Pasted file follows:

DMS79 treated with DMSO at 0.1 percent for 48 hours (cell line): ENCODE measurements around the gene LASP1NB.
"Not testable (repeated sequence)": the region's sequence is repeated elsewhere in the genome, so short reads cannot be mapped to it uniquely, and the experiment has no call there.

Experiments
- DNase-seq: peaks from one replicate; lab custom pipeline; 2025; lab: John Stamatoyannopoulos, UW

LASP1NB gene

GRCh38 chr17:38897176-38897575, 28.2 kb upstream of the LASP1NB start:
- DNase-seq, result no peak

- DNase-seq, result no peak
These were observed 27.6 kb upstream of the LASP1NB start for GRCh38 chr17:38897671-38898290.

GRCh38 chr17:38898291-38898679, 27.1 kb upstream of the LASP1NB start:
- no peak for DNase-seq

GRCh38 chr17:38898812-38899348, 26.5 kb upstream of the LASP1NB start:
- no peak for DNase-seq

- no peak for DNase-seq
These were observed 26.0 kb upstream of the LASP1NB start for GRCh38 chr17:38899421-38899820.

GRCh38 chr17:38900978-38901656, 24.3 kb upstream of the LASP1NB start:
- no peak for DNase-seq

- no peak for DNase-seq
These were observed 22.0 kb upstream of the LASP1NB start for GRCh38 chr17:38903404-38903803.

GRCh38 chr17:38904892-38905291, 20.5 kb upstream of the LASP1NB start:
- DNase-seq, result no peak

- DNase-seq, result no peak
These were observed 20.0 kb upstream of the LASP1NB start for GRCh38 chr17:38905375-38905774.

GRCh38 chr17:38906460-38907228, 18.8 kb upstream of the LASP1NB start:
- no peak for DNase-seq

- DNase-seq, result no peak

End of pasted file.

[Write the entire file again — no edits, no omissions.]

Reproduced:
DMS79 treated with DMSO at 0.1 percent for 48 hours (cell line): ENCODE measurements around the gene LASP1NB.
"Not testable (repeated sequence)": the region's sequence is repeated elsewhere in the genome, so short reads cannot be mapped to it uniquely, and the experiment has no call there.

Experiments
- DNase-seq: peaks from one replicate; lab custom pipeline; 2025; lab: John Stamatoyannopoulos, UW

LASP1NB gene

GRCh38 chr17:38897176-38897575, 28.2 kb upstream of the LASP1NB start:
- DNase-seq, result no peak

- DNase-seq, result no peak
These were observed 27.6 kb upstream of the LASP1NB start for GRCh38 chr17:38897671-38898290.

GRCh38 chr17:38898291-38898679, 27.1 kb upstream of the LASP1NB start:
- no peak for DNase-seq

GRCh38 chr17:38898812-38899348, 26.5 kb upstream of the LASP1NB start:
- no peak for DNase-seq

- no peak for DNase-seq
These were observed 26.0 kb upstream of the LASP1NB start for GRCh38 chr17:38899421-38899820.

GRCh38 chr17:38900978-38901656, 24.3 kb upstream of the LASP1NB start:
- no peak for DNase-seq

- no peak for DNase-seq
These were observed 22.0 kb upstream of the LASP1NB start for GRCh38 chr17:38903404-38903803.

GRCh38 chr17:38904892-38905291, 20.5 kb upstream of the LASP1NB start:
- DNase-seq, result no peak

- DNase-seq, result no peak
These were observed 20.0 kb upstream of the LASP1NB start for GRCh38 chr17:38905375-38905774.

GRCh38 chr17:38906460-38907228, 18.8 kb upstream of the LASP1NB start:
- no peak for DNase-seq

- DNase-seq, result no peak